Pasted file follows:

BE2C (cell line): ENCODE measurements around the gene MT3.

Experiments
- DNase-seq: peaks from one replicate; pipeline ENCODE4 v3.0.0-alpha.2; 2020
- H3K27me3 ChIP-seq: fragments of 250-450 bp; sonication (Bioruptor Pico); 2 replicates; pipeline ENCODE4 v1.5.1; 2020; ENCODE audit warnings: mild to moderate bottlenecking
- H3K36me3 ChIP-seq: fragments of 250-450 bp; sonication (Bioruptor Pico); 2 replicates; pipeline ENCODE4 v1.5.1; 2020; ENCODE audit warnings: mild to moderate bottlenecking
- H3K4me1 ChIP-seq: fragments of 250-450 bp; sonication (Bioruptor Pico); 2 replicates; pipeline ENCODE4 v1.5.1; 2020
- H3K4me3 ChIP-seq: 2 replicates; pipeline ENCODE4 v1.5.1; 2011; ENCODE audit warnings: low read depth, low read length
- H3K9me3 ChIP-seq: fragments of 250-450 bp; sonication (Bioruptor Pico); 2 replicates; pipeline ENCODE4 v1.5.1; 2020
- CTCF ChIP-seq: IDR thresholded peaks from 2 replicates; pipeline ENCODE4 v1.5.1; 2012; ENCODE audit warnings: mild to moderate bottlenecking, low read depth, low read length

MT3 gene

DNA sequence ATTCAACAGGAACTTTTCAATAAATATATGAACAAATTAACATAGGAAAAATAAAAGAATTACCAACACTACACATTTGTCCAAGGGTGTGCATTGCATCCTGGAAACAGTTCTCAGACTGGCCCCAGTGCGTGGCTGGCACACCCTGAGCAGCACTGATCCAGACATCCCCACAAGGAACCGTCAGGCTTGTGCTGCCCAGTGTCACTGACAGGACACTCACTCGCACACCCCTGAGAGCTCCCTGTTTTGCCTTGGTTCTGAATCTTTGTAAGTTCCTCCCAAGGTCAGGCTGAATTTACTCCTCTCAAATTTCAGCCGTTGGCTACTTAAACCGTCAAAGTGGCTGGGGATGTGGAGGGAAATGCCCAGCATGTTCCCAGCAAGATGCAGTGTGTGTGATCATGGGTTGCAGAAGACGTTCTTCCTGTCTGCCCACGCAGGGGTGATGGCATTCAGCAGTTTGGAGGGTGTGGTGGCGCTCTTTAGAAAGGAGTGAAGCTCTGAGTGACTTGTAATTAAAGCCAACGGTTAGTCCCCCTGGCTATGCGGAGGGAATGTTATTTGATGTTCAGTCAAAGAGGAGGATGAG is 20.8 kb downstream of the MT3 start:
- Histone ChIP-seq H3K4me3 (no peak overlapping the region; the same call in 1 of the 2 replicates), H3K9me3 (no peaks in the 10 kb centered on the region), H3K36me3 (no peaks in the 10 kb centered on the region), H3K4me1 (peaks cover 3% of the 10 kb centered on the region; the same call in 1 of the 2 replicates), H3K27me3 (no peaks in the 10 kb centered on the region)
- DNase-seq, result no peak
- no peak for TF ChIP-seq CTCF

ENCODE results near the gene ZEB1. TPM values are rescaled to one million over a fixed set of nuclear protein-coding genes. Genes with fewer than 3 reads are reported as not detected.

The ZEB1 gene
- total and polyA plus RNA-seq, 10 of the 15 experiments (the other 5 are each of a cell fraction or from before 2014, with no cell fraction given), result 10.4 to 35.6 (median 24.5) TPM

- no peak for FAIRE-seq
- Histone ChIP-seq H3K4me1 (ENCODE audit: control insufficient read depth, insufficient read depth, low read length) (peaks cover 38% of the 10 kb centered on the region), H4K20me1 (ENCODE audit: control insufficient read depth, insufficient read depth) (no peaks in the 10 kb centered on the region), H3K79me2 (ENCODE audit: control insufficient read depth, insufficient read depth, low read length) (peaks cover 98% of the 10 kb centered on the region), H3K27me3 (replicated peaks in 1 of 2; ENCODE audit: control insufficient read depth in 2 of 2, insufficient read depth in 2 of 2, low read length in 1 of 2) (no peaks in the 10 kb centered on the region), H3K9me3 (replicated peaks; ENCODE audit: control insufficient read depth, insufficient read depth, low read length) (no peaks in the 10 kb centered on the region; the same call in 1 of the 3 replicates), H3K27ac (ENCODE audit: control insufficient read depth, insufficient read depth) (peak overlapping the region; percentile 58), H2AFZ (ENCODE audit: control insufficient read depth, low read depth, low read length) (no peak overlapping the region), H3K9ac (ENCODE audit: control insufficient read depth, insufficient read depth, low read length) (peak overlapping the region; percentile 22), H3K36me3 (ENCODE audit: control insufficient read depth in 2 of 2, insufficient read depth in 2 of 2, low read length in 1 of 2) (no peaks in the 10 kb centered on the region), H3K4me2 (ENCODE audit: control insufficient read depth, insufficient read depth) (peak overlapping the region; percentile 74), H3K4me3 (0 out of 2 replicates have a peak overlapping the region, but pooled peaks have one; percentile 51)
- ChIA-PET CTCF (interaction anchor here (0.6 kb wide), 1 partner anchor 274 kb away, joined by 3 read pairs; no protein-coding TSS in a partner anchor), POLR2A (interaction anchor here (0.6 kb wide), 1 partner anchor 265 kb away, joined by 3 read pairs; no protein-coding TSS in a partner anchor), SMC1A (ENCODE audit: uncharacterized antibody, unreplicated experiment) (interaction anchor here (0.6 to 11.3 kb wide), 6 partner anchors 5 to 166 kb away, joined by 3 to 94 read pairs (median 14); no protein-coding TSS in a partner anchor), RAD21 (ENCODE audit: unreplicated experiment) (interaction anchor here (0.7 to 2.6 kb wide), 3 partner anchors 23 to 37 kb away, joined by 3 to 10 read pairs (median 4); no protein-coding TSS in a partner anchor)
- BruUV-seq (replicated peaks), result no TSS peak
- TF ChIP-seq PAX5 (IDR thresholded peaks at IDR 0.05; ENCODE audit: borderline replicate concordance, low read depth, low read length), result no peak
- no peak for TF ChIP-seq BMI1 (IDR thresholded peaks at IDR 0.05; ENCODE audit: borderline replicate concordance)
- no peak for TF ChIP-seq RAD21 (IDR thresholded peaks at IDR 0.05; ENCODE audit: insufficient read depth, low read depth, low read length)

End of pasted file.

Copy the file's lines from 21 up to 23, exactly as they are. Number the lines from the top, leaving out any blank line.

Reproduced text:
- BruUV-seq (replicated peaks), result no TSS peak
- TF ChIP-seq PAX5 (IDR thresholded peaks at IDR 0.05; ENCODE audit: borderline replicate concordance, low read depth, low read length), result no peak
- no peak for TF ChIP-seq BMI1 (IDR thresholded peaks at IDR 0.05; ENCODE audit: borderline replicate concordance)